• [0023]
    One skilled in the integrated circuit arts will realize that the disclosed isolation structure, and the method of its manufacture, is subject to many modifications. For example, while the disclosed dielectric layers 102, 106, and 110 are preferably formed of silicon dioxide, other suitable dielectrics or combinations of dielectrics could be used, such as silicon nitrides or silicon oxynitrides or other known or yet to be discovered dielectrics. Likewise, layer 104, while preferably made of doped polysilicon, could be made of other suitable conductive or semiconductive materials or combinations thereof, such as copper, titanium, tungsten, aluminum, platinum, various conductive metallic nitrides or silicides, or other materials. However, as one skilled in the art will recognize, care in choosing the material for layer 104 should be made to ensure that the material is consistent with the remaining processing steps that will be employed to finish the integrated circuit, e.g., that the material will not melt when exposed to subsequent processing temperatures or undesirably diffuse into surrounding material, such as copper without a barrier layer.
  • [0024]
    Additionally, it should be recognized that not all of the dielectric layers 102, 106, and 110 may be needed to form an adequate isolation structure. Thus, layer 102 could be removed from the process leaving only sidewall oxide 110 and layer 106 to perform the isolation function. If layer 102 were missing, it would possibly not be necessary to make a contact to layer 104, as that layer would already be in contact with the substrate and appropriately biased.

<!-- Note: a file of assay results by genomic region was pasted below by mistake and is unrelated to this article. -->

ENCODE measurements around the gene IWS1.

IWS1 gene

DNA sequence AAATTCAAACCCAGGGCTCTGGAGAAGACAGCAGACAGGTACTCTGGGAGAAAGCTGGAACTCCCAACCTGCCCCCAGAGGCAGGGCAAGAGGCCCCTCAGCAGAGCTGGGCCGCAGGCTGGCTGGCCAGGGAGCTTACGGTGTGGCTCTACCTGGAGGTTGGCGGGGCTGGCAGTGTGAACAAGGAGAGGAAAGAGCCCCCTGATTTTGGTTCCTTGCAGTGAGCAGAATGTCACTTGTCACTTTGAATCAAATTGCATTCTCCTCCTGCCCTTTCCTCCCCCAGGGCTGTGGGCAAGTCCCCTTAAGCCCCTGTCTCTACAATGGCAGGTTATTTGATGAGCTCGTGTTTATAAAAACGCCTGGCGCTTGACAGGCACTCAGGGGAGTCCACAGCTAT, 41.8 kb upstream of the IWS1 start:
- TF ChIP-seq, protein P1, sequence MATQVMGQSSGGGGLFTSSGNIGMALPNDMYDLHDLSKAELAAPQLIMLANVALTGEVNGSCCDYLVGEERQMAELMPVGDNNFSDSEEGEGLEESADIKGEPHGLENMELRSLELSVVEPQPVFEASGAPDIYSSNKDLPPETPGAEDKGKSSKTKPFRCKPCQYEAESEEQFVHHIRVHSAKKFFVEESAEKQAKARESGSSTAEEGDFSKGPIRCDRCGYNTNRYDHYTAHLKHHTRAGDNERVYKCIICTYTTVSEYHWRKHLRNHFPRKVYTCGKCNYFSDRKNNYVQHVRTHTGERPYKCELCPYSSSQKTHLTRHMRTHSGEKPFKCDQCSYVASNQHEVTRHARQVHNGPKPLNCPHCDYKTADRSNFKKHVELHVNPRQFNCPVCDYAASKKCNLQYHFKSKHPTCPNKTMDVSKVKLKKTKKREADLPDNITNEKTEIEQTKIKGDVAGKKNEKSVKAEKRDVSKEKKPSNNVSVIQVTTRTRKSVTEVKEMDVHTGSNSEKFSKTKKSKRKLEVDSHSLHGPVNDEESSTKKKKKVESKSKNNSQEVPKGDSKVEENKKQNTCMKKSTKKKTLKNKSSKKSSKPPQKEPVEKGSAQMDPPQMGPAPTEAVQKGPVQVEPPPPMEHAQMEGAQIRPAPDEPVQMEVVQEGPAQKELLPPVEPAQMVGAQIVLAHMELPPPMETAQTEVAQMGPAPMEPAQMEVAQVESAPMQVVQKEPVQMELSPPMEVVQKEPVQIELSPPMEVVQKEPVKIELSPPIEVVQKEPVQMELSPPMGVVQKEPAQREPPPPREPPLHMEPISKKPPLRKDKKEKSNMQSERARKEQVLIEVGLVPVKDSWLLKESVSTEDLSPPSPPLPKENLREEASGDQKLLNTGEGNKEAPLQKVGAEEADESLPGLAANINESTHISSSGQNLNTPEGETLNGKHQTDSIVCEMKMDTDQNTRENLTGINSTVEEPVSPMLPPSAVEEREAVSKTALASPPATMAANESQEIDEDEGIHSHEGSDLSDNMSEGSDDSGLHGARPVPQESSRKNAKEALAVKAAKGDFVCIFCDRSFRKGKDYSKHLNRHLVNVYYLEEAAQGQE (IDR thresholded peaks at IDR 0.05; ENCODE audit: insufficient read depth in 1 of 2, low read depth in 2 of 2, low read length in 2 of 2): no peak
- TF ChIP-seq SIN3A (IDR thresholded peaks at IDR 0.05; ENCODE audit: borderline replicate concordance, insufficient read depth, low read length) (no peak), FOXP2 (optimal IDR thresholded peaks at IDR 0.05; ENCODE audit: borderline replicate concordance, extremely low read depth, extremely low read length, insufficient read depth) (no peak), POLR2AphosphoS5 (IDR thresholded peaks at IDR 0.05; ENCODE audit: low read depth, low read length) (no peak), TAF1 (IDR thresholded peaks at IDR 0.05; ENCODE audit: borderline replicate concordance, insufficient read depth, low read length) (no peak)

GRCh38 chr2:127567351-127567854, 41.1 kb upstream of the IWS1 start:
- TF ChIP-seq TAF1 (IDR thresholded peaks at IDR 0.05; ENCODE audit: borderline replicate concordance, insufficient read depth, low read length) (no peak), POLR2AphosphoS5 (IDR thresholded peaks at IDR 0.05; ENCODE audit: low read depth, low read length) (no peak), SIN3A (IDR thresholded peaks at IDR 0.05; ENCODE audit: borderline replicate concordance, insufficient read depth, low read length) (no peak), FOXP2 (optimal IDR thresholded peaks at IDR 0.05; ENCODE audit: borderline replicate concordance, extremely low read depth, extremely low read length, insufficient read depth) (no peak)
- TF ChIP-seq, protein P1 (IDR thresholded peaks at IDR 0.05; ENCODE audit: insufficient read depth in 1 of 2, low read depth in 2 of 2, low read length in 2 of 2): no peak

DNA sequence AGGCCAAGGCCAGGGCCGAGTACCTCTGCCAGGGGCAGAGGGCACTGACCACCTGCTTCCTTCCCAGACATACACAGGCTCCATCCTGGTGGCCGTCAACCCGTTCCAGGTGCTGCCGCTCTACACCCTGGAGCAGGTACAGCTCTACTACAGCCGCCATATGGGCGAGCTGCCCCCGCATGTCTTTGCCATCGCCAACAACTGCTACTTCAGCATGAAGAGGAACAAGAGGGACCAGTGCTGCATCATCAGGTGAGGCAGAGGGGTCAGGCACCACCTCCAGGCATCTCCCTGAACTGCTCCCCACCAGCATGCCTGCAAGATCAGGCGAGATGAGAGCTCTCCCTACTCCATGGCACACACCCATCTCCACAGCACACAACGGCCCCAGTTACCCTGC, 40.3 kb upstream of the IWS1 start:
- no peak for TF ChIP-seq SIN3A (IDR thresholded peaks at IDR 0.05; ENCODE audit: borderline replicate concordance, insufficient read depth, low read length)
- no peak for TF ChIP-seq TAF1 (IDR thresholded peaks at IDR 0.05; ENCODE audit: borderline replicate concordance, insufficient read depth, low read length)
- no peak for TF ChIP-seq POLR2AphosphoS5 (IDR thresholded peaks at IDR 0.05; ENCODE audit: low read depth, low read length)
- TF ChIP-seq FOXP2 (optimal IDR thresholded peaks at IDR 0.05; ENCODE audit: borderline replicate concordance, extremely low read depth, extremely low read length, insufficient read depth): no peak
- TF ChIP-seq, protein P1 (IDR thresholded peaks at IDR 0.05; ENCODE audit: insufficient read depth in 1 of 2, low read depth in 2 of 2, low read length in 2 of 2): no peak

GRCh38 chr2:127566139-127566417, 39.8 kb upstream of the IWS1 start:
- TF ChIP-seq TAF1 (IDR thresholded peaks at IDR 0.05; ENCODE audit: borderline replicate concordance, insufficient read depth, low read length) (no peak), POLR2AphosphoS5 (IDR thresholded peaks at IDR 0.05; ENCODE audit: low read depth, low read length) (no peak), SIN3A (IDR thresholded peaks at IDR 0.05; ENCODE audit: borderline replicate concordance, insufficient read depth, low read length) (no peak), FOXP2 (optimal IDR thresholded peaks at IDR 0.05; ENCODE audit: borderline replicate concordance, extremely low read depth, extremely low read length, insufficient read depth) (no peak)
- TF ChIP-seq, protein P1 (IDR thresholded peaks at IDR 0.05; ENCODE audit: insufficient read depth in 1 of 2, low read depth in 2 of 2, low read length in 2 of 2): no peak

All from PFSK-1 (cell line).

• [0025]
    Additionally, the disclosed technique, while preferably used in conjunction with crystalline silicon substrates, could also be readily modified to work with other types of crystalline substrates 100 materials, such as germanium, gallium arsenide, indium phosphide, etc., or doped versions thereof, which are useful in making integrated circuits. One skilled in the art will realize that use of the disclosed technique would require a suitable epitaxial process to build upon the substrate 100, many of which are well known for various different materials. Such processes are well known, and/or could be readily developed with routine experimentation by those skilled in the art. Additionally, it may be possible to epitaxially deposit materials different from those used for the crystalline substrate 100. Of course, this may require employing lattice matching techniques or other modification to ensure suitable epitaxial growth.
  • [0026]
    As used in the claims, stating that a layer is formed “on” an underlying structure or layer should not be interpreted to mean that such layer is necessarily in contact with the underlying structure or layer, but instead should be interpreted as including the possibility that an intervening layer or layers appears between the two. Moreover, “conductive” should be interpreted to mean materials that are conductive as well as semiconductive.
  • [0027]
    It is contemplated that various substitutions, alterations, and/or modifications, including but not limited to those design alternatives which might have been specifically noted in this disclosure, may be made to the disclosed embodiment without departing from the spirit and scope of the invention as defined in the appended claims.